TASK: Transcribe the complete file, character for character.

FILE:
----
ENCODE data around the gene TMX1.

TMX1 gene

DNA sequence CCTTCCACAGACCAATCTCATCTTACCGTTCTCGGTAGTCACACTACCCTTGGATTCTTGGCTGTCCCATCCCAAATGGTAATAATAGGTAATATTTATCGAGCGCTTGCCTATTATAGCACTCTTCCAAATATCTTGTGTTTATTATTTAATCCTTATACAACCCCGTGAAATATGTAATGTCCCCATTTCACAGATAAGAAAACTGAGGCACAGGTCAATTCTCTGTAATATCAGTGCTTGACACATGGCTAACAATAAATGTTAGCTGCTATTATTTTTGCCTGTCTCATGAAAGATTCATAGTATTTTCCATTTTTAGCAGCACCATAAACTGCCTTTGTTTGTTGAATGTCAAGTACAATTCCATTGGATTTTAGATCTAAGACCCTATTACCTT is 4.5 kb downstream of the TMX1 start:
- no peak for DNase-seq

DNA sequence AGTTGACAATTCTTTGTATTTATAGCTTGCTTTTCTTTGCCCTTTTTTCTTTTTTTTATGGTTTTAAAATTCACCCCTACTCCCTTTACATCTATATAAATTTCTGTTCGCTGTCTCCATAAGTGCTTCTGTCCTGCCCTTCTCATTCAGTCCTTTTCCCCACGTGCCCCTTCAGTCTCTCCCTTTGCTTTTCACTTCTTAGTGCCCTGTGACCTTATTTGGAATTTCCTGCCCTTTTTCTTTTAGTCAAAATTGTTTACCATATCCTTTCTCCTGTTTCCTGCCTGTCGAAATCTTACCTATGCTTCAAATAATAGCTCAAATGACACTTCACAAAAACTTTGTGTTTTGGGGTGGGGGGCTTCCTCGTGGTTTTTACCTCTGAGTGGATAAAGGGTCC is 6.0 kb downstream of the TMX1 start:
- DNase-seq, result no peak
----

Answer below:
ENCODE data around the gene TMX1.

TMX1 gene

DNA sequence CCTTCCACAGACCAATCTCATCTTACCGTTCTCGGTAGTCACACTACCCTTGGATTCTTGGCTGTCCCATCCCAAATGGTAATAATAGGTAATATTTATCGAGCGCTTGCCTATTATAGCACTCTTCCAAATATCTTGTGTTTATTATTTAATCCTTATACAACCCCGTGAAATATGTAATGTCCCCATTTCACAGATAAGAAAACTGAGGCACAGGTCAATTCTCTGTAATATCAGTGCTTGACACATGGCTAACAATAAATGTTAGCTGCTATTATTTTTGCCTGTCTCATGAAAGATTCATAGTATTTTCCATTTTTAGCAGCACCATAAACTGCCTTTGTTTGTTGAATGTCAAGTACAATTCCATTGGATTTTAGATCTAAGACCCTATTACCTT is 4.5 kb downstream of the TMX1 start:
- no peak for DNase-seq

DNA sequence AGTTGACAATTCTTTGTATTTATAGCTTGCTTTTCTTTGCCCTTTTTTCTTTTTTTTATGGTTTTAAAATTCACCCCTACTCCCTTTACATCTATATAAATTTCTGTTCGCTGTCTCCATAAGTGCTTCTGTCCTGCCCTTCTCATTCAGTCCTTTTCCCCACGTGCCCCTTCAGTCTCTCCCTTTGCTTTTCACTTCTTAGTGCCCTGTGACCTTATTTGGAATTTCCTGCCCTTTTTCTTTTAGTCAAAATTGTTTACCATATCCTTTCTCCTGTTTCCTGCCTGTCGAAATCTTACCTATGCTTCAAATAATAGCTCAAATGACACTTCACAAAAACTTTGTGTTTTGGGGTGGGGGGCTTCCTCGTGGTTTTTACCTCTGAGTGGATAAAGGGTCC is 6.0 kb downstream of the TMX1 start:
- DNase-seq, result no peak